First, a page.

Image from our Dalai Lama 2018 wall calendar. Photograph by Rosemary Rawcliffe.
“One of my fundamental beliefs is that not only do we inherently possess the potential or basis for compassion, but also the basic or fundamental human nature is gentleness.” — H. H. the Dalai Lama, from Healing Anger
Previously, in honor of his 80th birthday in 2015, we shared Eight Stanzas for Training the Mind.
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A Thought From His Holiness The Dalai Lama:
Photograph by Oscar Fernández featured in our Dalai Lama 2017 wall calendar.
No matter whom I meet and where I go, I always give the advice to be altruistic, to have a good heart. From the time when I began to think until now, I have been cultivating this attitude of altruism. This is the essence of religion; this is the essence of the Buddhist teaching.
We should take this good heart, this altruism, as the very basis and internal structure of our practice and direct whatever virtuous activities we do toward its increase higher and higher. We should suffuse our minds with it thoroughly and use words or writings as means of reminding ourselves of the practice. Such words are the Eight Stanzas for Training the Mind, written by the Ga-dam-ba Ge-shay Lang-ritang- ba (1054 – 1123); they are very powerful even when practiced only at the level of enthusiastic interest. Continue reading
Image from our Meditation 2018 wall calendar. Tree ferns and waterfall © Andrew Watson. Click for more info.
It is often said that there are as many paths to meditation as there are meditators. These paths can be likened to streams flowing into the ocean. Each stream takes a unique course, but they all return to the source from which all waters originate.
The most commonly known forms of meditation share a few basic characteristics:
- Posture: Bring your body into a stable sitting position, in alignment, spine straight.
- Solitude: Bring yourself away to a quiet place where you may be relatively undisturbed.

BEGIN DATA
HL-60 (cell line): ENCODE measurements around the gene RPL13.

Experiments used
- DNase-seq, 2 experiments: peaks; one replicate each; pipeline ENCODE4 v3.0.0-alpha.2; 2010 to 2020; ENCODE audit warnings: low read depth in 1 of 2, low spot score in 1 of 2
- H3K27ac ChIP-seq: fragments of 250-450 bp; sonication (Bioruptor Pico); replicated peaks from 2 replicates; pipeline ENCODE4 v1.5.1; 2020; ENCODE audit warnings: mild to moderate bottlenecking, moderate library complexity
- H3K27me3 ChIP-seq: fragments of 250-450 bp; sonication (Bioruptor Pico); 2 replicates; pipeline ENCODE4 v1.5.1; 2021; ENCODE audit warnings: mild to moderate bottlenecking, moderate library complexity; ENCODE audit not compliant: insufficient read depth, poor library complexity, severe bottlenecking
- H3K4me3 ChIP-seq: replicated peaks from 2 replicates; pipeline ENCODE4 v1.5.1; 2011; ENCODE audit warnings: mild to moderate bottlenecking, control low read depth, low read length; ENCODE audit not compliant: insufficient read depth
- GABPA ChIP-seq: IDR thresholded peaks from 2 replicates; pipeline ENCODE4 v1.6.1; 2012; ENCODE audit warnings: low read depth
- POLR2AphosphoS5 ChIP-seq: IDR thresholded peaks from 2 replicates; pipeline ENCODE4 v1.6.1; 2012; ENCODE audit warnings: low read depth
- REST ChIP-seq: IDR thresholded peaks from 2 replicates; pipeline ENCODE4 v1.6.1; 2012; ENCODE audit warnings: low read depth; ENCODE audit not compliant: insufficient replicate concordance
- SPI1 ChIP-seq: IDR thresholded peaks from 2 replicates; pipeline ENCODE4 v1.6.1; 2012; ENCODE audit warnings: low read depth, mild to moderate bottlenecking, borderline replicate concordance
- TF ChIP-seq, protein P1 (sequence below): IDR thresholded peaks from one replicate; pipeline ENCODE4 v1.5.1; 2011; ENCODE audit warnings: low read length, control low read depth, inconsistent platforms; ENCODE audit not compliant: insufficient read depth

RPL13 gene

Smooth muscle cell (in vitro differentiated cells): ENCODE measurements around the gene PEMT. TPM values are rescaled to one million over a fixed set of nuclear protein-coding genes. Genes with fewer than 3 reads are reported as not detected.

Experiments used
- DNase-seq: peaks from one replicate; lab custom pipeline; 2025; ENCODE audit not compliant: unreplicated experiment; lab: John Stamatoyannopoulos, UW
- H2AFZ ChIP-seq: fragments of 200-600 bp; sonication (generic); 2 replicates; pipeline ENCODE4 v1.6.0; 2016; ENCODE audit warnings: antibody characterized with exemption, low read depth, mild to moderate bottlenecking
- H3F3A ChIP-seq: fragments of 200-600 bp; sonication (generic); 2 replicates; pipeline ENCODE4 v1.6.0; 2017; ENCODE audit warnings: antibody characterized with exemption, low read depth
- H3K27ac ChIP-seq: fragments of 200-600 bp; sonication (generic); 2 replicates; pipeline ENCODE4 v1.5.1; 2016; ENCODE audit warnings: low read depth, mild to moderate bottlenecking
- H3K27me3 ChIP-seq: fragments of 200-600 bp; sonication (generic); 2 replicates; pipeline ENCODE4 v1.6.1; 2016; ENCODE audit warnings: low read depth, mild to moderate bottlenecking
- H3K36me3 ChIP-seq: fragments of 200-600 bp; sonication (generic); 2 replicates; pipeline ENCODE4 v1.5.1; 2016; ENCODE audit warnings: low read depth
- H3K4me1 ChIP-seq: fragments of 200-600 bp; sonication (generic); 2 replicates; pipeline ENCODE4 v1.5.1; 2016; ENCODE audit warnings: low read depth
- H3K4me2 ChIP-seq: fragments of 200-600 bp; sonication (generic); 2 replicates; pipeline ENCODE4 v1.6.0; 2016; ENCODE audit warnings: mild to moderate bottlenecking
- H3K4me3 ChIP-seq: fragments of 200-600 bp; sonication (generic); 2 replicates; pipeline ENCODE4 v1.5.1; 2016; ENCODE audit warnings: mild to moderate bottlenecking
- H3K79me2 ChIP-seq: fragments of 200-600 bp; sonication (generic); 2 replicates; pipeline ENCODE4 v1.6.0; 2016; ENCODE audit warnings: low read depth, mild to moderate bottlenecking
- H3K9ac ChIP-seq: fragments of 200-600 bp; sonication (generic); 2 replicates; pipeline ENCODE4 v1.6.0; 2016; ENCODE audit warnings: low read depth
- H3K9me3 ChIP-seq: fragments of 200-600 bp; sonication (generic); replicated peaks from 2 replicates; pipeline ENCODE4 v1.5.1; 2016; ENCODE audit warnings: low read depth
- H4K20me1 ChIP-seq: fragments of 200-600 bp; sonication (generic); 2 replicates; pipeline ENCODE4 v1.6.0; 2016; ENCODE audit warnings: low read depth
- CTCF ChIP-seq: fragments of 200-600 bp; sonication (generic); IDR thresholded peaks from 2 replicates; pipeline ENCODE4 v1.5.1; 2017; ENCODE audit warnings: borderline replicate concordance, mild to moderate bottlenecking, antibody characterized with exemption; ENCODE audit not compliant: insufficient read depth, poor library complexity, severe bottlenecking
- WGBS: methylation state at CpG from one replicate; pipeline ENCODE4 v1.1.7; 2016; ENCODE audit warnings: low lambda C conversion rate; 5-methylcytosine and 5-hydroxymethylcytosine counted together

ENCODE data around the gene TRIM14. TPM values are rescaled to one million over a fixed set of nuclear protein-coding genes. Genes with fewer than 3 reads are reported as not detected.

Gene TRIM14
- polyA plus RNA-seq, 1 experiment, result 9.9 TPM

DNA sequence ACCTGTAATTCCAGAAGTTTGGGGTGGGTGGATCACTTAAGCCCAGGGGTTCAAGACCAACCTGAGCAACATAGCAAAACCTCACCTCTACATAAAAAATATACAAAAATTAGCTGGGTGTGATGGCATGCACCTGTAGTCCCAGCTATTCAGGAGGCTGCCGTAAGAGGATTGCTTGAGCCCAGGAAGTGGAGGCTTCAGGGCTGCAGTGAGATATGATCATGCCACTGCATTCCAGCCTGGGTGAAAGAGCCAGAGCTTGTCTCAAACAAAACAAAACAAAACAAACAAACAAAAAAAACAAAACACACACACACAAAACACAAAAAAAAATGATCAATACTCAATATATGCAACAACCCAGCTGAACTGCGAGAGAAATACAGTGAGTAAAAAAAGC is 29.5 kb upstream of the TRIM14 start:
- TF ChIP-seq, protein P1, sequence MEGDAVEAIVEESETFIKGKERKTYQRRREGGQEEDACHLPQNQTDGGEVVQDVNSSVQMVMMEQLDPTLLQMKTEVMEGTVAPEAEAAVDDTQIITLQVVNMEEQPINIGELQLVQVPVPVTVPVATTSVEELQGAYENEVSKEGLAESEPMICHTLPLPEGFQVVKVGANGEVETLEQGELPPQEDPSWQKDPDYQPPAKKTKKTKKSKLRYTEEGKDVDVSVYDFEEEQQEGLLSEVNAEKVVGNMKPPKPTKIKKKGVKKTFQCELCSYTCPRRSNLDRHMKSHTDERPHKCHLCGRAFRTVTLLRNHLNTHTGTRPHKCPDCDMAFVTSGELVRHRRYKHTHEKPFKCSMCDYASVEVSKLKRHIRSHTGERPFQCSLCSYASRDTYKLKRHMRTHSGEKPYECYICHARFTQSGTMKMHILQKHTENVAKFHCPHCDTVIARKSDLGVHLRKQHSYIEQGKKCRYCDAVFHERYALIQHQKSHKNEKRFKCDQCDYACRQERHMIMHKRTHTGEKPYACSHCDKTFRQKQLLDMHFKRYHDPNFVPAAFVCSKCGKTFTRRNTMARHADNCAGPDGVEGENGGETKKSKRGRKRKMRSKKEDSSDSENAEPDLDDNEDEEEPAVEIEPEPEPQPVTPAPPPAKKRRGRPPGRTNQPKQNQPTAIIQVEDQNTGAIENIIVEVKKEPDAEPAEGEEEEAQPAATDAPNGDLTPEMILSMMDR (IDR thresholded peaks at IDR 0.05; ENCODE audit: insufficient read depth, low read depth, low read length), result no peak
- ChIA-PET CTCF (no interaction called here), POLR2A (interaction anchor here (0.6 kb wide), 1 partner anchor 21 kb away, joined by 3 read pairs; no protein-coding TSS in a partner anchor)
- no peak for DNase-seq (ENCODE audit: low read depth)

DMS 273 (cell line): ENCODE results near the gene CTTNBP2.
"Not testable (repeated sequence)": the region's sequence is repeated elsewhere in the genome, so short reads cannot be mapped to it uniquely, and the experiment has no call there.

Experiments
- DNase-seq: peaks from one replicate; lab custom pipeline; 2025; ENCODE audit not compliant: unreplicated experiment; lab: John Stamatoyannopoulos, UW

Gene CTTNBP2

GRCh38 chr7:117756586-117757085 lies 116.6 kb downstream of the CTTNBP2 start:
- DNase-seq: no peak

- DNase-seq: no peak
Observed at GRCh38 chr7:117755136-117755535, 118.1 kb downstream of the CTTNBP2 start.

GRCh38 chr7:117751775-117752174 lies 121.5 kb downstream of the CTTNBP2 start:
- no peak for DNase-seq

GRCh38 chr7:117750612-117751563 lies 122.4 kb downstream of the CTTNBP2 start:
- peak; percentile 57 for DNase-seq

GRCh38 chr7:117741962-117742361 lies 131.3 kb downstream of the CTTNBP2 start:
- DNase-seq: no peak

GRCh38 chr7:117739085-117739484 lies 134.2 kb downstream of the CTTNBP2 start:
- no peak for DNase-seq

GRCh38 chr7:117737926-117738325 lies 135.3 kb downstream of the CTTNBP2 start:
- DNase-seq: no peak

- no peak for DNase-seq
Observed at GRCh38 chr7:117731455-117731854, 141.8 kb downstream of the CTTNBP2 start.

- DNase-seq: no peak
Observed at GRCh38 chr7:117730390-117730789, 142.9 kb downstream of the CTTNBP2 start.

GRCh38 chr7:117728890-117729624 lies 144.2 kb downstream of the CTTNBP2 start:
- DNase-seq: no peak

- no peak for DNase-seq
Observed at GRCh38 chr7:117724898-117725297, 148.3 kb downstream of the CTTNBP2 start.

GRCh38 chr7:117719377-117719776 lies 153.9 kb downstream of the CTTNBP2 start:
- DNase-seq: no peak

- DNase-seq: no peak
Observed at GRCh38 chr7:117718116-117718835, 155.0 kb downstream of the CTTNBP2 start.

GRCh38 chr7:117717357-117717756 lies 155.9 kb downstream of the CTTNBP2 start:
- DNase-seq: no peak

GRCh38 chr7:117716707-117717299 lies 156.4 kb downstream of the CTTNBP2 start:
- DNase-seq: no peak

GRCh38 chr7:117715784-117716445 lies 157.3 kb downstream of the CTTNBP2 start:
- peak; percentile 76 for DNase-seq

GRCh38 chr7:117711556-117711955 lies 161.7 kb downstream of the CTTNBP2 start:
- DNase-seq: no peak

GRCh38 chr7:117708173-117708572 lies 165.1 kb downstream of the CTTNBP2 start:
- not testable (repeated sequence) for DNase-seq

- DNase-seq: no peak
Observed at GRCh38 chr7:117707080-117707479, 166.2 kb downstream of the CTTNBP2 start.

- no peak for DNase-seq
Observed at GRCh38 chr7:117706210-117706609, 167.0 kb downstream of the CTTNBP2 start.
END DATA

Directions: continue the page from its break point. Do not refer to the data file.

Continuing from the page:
- Silence: Bring yourself to silence.
- Mental quiescence: Bring your mind to stillness.
Image from our Dalai Lama 2016 wall calendar. Photograph by Rusty Stewart. Click image for more info.
Continuous practice with continuing effort is essential when trying to implement Buddha’s teachings. Inner development naturally takes time and cannot be achieved within a short period. It is quite normal and completely to be expected, as I have confirmed from my own limited practice, that gaining even the smallest level of actual experience of what the teachings describe requires many years of unbroken hard work. So, naturally, we must make effort continuously, with courage and determination.
— H. H. the Dalai Lama, from The Gelug/Kagyü Tradition of Mahamudra
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We have the honor of working with Nicholas Kirsten Honshin to produce the Zen Cat series of calendars and greeting cards (as well as his series with Thich Nhat Hanh). In his recent newsletter, Honshin shared stories about his fascinating background and the inspiration for his work. ~Amber Lotus
Artwork by Nicholas Kirsten Honshin from our Zen Cat 2016 wall calendar. Click image for more info.
“The way of peace is the way of liberation” — Nicholas Kirsten Honshin
The teachings of Nicholas Kirsten Honshin’s internationally-renowned Zen Cat Series are born in awareness and the oneness of existence. They demonstrate the love, peace, and joy that unfold in our hearts as we embrace the sacredness and beauty of all life. This acclaimed series has resulted in his best-selling Zen Cat Wall Calendar, which is a meditation in art and words on the interconnectedness of all life.
Honshin’s art is an expression of his personal journey. The Zen Cat series was born from both childhood experiences with his father in coffeehouses with the Beat Generation and his experiences with many felines – including one who would crawl into his lap as he was reading the Buddhist Sutras.
Daiensai Kuden Bonseki Dojin, Honshin’s father, was a renowned artist and ordained Buddhist Priest whose exhibitions ranged from museums to the walls of Beat Generation coffeehouses. Like the French Impressionist artists of Paris, the Beat writers were a small group of close friends first and a movement later. The core group – Jack Kerouac, Allen Ginsberg, Neal Cassidy, and William S. Burroughs – met in the neighborhood surrounding New York’s Columbia University in the mid-40’s. They later migrated to San Francisco, where Gary Synder, Lawrence Ferlinghetti, Michael McClure, and Lew Welch joined the group, and their focus started to move toward expanding consciousness with Buddhism, Jazz, and Poetry. Continue reading